• Trotz on the perfect PK: “The best penalty killer is your goaltender. We had some big [shot] blocks [Saturday]. Guys like Beagle. [T.J. Oshie] had a block. You talk about times when it breaks down and it looks like they’re going to get a good look… and then guys commit.”
  • The Lightning are off to a 1-1-0 start after earning a split with the Panthers. Trotz said he thinks the Bolts are one of the best teams in the league, despite missing the playoffs last season. “They had a horrible season in terms of injuries and they never really could pile up a long winning streak at the end when it was a little bit too late,” he said. “I think they are a hell of a hockey team. They have skill on all of their lines. They've got all world defensemen on the backend. Good goaltending. They have speed. A lot of good elements.”  

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Brooks Orpik's time in Washington may not be over after all

Brooks Orpik's time in Washington may not be over after all

Friday's trade with the Colorado Avalanche seemed to mark the end of Brooks Orpik's time with the Washington Capitals. But that may not actually be the case.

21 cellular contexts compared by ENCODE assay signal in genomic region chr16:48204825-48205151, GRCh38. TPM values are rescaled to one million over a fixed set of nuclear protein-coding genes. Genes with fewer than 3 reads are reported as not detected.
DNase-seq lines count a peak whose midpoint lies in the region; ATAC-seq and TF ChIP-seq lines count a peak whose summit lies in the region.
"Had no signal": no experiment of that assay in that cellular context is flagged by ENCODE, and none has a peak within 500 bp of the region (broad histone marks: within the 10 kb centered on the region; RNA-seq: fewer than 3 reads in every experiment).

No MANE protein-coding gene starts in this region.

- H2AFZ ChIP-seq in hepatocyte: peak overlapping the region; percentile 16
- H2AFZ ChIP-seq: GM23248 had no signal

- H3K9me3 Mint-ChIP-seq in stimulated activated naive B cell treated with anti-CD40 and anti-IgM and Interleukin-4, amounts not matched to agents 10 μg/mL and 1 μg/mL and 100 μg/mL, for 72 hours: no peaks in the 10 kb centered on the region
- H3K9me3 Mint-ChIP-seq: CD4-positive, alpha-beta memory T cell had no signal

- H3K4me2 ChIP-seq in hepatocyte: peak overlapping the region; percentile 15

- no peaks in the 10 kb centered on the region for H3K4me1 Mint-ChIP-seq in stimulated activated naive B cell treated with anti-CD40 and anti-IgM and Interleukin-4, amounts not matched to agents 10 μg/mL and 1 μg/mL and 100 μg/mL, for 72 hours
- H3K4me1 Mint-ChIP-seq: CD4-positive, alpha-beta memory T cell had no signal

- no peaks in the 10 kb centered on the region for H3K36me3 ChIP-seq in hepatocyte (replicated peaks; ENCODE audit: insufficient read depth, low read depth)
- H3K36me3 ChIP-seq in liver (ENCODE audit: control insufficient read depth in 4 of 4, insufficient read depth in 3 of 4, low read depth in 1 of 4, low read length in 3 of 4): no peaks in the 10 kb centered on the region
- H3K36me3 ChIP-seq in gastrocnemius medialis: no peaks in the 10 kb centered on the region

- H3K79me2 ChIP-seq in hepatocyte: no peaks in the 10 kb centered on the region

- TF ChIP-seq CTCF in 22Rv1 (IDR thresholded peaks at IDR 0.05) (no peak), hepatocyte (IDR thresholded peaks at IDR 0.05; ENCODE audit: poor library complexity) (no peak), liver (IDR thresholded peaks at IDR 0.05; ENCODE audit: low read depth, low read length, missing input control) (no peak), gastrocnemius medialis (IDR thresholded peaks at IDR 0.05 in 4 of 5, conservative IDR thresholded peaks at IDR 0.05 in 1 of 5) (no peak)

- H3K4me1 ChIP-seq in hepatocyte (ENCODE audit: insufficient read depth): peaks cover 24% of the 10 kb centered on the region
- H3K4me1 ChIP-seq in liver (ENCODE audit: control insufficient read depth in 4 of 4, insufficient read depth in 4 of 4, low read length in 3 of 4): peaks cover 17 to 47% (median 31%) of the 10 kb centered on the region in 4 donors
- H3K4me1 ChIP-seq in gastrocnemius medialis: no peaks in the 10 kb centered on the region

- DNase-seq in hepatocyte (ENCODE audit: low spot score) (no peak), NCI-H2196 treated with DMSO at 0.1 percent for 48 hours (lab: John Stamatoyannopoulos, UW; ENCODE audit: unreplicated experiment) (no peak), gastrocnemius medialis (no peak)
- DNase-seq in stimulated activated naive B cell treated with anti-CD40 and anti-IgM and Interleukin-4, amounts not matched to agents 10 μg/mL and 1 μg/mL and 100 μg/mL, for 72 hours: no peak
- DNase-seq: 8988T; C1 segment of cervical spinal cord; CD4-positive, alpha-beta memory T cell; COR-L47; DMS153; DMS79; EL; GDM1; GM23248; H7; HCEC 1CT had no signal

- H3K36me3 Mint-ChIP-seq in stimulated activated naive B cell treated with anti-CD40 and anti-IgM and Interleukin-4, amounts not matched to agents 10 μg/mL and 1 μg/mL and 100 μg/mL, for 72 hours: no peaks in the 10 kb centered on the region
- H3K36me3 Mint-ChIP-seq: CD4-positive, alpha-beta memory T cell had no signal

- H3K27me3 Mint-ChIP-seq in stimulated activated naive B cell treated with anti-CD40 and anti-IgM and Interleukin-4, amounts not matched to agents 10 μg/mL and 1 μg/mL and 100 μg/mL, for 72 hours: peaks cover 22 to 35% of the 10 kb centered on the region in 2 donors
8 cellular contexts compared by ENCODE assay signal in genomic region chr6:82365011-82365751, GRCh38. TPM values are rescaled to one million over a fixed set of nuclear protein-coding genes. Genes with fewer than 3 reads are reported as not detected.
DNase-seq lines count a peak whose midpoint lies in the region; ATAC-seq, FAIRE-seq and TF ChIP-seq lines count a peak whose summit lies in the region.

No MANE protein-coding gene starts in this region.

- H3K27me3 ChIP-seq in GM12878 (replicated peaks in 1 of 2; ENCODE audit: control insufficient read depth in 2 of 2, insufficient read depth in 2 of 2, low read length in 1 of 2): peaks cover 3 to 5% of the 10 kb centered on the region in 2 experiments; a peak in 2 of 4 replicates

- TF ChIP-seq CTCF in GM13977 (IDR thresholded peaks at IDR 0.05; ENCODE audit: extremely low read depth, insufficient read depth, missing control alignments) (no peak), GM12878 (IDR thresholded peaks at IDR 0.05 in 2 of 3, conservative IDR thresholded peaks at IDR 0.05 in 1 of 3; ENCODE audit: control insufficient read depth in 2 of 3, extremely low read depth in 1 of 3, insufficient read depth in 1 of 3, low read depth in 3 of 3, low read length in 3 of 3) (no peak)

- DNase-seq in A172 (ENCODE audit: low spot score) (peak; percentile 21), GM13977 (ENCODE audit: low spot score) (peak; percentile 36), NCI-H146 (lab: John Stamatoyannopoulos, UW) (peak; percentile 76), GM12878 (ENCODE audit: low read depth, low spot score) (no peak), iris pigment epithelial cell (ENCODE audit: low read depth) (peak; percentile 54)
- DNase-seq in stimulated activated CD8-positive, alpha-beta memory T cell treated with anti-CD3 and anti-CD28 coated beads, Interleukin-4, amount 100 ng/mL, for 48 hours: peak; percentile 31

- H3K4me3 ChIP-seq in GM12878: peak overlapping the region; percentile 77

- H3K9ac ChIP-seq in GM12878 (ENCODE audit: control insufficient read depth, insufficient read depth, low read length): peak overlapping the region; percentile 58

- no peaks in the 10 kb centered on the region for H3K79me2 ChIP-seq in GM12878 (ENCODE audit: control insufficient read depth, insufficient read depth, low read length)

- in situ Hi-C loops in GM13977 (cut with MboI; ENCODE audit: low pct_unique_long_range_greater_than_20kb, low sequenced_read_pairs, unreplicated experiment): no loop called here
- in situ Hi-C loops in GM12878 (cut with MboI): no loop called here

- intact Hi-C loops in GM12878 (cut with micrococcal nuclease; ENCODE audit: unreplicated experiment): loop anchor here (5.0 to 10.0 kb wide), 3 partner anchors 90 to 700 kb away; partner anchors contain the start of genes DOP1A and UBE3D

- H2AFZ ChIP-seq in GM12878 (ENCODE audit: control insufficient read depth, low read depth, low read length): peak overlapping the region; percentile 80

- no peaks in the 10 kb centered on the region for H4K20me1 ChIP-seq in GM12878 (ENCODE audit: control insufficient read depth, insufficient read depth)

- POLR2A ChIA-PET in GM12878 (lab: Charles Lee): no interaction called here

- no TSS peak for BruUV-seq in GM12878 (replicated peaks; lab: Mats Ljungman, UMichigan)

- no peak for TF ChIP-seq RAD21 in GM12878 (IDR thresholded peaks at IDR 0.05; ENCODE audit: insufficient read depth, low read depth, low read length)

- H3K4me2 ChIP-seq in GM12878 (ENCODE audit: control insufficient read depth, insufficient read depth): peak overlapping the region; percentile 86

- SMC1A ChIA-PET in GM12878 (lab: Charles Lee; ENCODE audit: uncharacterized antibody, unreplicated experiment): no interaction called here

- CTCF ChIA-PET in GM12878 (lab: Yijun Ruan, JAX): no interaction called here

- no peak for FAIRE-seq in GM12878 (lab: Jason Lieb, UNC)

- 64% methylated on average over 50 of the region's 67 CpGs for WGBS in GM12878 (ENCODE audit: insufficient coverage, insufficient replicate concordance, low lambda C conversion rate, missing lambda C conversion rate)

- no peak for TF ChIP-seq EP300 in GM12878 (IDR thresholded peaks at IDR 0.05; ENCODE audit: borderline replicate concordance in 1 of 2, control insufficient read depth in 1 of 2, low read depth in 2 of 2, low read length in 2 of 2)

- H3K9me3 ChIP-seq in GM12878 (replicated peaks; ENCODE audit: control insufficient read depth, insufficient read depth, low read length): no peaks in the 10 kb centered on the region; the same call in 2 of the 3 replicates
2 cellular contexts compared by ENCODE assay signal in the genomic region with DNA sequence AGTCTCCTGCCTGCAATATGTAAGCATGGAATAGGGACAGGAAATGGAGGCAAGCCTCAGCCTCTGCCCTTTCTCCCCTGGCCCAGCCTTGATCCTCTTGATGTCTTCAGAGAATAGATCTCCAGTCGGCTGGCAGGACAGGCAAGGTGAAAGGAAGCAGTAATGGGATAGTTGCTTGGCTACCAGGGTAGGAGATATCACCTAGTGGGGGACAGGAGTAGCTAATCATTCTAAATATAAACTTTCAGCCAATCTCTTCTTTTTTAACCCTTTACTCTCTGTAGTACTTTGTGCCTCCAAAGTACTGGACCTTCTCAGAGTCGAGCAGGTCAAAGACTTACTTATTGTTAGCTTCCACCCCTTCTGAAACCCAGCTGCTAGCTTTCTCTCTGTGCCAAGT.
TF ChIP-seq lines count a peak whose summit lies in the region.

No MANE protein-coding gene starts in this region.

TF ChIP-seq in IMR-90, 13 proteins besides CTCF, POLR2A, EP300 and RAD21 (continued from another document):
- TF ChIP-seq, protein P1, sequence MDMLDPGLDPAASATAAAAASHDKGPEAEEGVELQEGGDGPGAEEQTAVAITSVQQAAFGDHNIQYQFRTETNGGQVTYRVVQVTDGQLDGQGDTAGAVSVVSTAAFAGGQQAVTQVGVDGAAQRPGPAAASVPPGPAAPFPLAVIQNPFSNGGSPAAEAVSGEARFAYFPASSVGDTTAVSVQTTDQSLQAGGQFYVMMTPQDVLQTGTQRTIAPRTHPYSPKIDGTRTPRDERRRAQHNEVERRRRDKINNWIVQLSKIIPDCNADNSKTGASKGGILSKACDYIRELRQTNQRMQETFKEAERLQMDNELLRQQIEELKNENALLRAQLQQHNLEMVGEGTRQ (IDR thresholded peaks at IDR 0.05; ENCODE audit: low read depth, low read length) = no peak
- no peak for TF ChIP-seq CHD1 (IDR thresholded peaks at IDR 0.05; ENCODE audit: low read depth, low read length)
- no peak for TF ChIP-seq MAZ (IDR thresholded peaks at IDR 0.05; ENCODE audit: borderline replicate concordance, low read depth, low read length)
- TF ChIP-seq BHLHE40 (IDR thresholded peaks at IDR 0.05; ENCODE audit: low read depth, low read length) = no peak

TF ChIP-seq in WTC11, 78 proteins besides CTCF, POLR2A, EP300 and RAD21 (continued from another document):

Trading away Orpik also meant trading away his $5.5 million cap hit. That is not an insignificant amount of money especially for a team trying to re-sign defenseman John Carlson to a big-money contract.

But Orpik will not be playing out the final year of his contract in Colorado. The Avalanche placed Orpik on unconditional waivers Saturday for the purpose of a buyout, according to Sportsnet's Chris Johnston.

CapFriendly has the details of the buyout. The Avalanche will pay Orpik $3 million and take a cap hit of $2.5 million in the 2018-19 season and $1.5 million in the 2019-20 season.

So why would Colorado agree to take Orpik just to buy him out and take on dead cap space? Because by acquiring him, it lowered the cost of the Grubauer trade.

What this means for Brooks Orpik is that he will become a free agent, free to sign with anyone for the upcoming season. Including Washington.

For a 37-year-old defenseman who does not boast great mobility or speed, a $5.5 million cap hit was a bit too steep for the Caps who were very close to the cap ceiling last season and who need that extra money to re-sign their free agents. But the team did value Orpik's leadership and that could be especially important as young defensemen Madison Bowey and Christian Djoos continue developing plus prospects Jonas Siegenthaler, Lucas Johansen and Connor Hobbs all try to work themselves into contention for a spot on the NHL roster.